3. The images of ingesting sacred words as spiritual food bring to mind God’s presence in the Holy Eucharist, and even the Child Jesus who is born in a ‘manger’ is as spiritual nourishment for us.

  4. Dame, thank you for this excellent post on Lectio. As a layman (who always thought he would end up in the cloister) I must say it is the most difficult thing for me to be disciplined about. Doubts quickly take over, and I worry that perhaps I am moving through the text too quickly, trying to find a phrase or sentence that “speaks to me.” However, I have made a renewed effort in Lectio as my 2011 resolution and am reading a slim volume on Lectio by Michael Casey, OCSO. I must confess that the jury is still out in regards the usefulness of this book as I fear it is making me more scrupulous. Might you continue on bit with some useful points on how one might approach Lectio, perhaps as you might present it to a novice? Would this perhaps be a subject for a future podcast? I apologise in advance for even suggesting more work for you!

    • I’m touched by the honesty and trust in all these comments. As a matter of fact, Quietnun and I are in the process of getting together our first Five Minute Focus Retreat which will be on the subject of lectio divina. We’re intending to release it just before Lent. If you check back on the Shared Cloister page of our web site, you’ll see that we’ve made one or two changes to our planned scheme. We don’t want to put anyone off, but we’ve decided that, as we give such a lot of time/material free and are not exactly well-off ourselves, we could legitimately charge for our online retreats – on a sliding scale and reflecting the degree of personal engagement with the retreatant. What do you think?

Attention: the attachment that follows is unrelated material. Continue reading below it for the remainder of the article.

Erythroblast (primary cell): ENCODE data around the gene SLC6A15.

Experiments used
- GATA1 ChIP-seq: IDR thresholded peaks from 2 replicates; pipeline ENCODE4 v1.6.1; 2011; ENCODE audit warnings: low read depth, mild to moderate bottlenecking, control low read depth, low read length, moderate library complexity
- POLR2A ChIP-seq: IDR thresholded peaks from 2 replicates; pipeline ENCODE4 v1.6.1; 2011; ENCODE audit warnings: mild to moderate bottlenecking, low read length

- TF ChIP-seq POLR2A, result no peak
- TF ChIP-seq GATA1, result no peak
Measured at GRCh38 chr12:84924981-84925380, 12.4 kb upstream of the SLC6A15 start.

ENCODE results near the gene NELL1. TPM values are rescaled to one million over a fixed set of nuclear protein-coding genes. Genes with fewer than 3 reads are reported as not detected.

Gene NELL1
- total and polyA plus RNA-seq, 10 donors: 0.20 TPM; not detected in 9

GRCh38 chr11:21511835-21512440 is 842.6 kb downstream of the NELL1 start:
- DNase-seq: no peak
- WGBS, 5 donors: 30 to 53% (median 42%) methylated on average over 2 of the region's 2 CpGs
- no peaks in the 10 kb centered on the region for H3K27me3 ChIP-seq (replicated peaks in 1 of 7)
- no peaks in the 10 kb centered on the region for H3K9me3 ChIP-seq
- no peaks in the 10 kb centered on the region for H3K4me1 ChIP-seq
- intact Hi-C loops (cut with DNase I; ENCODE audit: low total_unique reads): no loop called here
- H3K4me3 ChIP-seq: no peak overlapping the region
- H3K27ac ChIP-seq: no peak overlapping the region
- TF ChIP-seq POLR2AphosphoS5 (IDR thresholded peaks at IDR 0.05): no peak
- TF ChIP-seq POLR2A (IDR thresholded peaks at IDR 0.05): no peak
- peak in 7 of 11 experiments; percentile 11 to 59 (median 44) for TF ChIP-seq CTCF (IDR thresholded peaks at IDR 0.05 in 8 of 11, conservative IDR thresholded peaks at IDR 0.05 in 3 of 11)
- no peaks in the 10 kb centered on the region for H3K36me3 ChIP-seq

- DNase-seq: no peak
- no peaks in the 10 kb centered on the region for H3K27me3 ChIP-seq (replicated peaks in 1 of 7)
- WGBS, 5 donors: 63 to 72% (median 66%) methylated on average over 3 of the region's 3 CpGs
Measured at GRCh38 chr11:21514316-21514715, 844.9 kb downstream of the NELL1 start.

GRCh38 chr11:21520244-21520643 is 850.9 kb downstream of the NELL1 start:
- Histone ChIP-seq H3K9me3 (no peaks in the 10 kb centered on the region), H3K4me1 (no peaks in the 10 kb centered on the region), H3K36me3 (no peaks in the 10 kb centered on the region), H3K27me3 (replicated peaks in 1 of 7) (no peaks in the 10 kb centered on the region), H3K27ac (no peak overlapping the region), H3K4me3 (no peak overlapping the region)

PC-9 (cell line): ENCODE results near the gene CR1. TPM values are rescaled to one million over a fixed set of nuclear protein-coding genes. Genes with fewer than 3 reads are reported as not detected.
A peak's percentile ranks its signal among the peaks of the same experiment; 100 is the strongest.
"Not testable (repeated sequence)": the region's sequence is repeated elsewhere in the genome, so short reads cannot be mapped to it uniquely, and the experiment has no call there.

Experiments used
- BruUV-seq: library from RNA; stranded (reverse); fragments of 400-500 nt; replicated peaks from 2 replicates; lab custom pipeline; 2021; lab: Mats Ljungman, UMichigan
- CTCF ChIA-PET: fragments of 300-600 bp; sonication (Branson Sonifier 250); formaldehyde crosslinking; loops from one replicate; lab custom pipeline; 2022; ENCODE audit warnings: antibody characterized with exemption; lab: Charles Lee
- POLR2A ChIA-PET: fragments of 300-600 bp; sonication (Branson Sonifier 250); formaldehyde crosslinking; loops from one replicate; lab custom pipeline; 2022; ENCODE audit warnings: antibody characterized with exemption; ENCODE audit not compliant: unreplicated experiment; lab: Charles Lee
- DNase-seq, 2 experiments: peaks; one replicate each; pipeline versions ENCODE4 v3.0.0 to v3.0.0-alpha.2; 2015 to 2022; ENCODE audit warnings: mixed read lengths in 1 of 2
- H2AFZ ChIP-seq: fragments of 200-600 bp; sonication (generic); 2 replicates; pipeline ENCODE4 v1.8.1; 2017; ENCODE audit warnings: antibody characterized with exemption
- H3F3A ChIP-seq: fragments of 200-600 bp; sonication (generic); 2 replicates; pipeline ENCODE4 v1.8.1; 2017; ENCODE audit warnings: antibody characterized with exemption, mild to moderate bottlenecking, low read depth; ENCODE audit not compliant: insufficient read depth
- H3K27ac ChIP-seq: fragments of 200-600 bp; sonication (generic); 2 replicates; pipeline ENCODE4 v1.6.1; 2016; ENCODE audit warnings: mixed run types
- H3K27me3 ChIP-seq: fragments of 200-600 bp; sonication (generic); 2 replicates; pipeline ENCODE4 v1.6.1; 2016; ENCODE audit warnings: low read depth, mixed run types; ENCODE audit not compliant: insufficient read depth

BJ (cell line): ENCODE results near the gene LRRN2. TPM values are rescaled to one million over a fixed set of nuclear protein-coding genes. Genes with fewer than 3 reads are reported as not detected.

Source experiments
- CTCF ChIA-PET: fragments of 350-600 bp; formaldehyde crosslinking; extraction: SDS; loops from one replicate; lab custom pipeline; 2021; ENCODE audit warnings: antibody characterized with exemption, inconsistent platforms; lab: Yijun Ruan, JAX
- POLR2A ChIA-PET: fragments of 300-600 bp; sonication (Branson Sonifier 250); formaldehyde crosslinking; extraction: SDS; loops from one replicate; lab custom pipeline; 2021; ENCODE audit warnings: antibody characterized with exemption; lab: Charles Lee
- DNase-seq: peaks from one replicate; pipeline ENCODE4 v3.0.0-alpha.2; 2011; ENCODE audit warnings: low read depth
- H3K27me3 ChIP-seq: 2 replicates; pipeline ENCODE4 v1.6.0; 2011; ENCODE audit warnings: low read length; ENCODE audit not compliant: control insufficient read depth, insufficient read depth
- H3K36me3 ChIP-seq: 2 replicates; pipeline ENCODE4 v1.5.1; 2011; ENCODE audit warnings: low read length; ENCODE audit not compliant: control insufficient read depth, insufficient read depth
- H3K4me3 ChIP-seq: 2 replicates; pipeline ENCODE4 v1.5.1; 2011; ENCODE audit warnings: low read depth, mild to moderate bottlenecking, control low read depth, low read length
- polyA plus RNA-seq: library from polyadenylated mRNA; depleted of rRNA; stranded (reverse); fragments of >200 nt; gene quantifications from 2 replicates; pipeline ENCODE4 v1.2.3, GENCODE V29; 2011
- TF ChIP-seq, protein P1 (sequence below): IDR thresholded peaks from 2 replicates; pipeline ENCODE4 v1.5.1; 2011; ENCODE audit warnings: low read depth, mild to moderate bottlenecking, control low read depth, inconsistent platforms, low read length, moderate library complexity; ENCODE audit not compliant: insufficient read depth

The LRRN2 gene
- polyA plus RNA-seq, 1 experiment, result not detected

• I think a charge for online retreats is very reasonable and even desired. It is an additional way to generate income for the monastery and for those who benefit and can afford, to reciprocate charity with charity. I think also that the idea of using a sliding scale is important so that all who wish to participate may do so.

  5. An excellent post. A few years ago, we had a small retreat in our parish conducted by a Benedictine monk who assisted at our parish on Sundays. We requested lectio divina and it was wonderful.
    I guess the hard part was doing what St Benedict said: Listen, with the ear of your heart. We were hearing but were we listening? Time to ponder the bible passage we were given to read, and to try and let the words of God speak to us. Hard at first but if you give it a chance, it was great.

  6. You do provide so much that is of great value at no cost to those who visit your offerings on line. I think it is a good idea to offer some services for a fee.

    People have sought out monastery print and publishing operations for many years and paid for the books and information they received. To me this is the same idea but in a different format.

    Thank you for all you do for others and best wishes with the on line retreats.

  7. I often sit at a desk and write out the day’s passage (I usually take the gospel of the day, or get someone to make me a set of readings on some theme): this has proven very helpful in settling in to the text when I am restless or distracted (or falling asleep over the page!).